Budget 2019’s big infrastructure winner was rail with a $1 billion investment in KiwiRail. This includes $375 million for new wagons and locomotives, $331 million to invest in track and other supporting infrastructure and $300 million from the Provincial Growth Fund for investment in regional rail initiatives.

Finance Minister Grant Robertson said that “rail has huge benefits for New Zealanders’ wellbeing, including unlocking regional economic growth, reducing emissions and traffic congestion, and preventing deaths and injuries on our roads.”  

Budget 2019 also provides $405 million extra to build the Auckland City Rail Link (CRL), which is the most significant investment in Auckland’s transport infrastructure ever. It will provide the equivalent of 16 extra lanes of traffic into the city centre during peak times.

Engineering New Zealand welcomes this reprioritisation of investment from road to rail.  We argue in our Engineering A Better New Zealand: Cleaner Energy publication that “mode shift matters most.”

But this budget mostly provides for renewals and additional costs for the CRL. Transport Minister Phil Twyford has promised that “the funding in this year’s Budget is just the first step to rebuilding rail as the backbone of a sustainable 21st century transport network, with a long-term national rail plan to be developed this year.” We need a steady pipeline of investment in rail rather than a one-off injection to resuscitate an ailing network.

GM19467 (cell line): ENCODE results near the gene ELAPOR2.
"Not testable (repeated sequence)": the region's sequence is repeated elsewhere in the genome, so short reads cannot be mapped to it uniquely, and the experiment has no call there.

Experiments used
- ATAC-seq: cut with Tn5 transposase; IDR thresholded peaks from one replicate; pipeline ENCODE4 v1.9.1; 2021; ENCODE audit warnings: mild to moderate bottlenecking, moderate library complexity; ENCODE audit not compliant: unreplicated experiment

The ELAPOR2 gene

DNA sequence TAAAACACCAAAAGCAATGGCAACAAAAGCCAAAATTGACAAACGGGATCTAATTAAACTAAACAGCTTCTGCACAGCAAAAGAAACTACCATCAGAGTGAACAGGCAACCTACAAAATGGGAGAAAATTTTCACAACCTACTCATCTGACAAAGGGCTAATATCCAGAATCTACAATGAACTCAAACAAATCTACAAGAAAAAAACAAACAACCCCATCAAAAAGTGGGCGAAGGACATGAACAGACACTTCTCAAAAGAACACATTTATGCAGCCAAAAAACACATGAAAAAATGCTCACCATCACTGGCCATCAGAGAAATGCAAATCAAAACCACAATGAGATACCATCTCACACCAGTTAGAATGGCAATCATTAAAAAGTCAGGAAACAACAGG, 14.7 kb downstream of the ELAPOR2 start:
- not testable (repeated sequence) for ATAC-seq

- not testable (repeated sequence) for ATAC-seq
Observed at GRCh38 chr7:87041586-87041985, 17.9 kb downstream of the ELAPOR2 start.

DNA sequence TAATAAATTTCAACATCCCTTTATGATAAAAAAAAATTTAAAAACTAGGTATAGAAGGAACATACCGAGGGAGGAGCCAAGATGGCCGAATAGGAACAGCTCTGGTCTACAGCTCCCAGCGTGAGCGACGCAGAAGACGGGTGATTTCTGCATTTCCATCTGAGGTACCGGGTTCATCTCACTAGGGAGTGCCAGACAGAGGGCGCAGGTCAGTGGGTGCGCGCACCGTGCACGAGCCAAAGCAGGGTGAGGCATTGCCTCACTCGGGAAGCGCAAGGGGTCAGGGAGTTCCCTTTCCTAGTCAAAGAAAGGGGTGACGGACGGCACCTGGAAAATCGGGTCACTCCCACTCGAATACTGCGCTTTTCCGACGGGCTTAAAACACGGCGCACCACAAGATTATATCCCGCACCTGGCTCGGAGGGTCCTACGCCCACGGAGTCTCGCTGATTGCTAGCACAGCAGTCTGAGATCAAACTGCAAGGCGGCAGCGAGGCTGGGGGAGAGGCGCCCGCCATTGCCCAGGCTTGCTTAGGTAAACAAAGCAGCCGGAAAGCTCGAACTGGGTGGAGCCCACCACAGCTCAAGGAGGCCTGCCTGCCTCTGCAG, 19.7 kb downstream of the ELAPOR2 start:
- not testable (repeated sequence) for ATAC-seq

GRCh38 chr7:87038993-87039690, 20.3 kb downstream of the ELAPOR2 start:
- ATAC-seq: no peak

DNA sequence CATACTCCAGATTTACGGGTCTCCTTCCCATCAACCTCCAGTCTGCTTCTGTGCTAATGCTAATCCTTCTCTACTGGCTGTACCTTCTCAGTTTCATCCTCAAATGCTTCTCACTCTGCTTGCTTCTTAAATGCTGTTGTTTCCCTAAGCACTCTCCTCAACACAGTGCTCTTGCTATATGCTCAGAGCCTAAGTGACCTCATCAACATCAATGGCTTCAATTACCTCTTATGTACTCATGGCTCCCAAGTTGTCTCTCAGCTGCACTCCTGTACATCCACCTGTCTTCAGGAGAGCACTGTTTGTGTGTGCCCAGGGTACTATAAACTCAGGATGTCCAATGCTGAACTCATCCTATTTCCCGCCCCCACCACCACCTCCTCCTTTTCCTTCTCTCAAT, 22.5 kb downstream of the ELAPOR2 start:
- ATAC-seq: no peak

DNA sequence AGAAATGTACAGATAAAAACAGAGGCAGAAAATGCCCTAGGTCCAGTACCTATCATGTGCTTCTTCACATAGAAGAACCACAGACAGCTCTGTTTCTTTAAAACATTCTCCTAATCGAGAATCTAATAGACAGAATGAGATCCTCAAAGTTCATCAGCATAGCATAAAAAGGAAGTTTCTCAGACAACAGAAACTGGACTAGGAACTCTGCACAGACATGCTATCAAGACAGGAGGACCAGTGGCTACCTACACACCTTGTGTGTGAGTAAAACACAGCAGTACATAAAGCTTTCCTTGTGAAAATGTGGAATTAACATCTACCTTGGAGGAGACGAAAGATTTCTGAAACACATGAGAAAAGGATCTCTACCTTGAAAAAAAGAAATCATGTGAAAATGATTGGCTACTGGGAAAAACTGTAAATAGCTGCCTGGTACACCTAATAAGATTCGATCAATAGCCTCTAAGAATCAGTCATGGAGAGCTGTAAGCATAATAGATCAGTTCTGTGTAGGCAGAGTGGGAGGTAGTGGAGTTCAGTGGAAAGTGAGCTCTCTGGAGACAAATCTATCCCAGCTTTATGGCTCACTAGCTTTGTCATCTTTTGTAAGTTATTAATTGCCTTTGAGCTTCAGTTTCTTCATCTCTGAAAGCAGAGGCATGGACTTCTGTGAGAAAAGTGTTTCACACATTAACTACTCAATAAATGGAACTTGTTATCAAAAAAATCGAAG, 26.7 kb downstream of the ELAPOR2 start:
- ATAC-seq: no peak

There has been criticism suggesting that there was too little investment in climate change initiatives in this budget (although there was some, including funds for a new Climate Change Commission). This misses the point that a cleaner transport system is the biggest opportunity to reduce our emissions quickly whilst increasing productivity and choice.

Other items of interest for engineers are the investment of $9.26 million for Insurance Claims Resolution, which should support continuing work on the Christchurch Claims Resolution Service. We await more details here.

There is a new $229 million Sustainable Land Use Package that includes support for projects to protect and restore at-risk waterways and wetlands and provides support for farmers and growers to use their land more sustainably.  

But we are yet to see the increases in investment required to make the improvements in our drinking and wastewater systems identified by Department of Internal Affairs’ review of three waters infrastructure. We doubt that local government can get there without more support from the centre. Perhaps 2020 will be the water budget?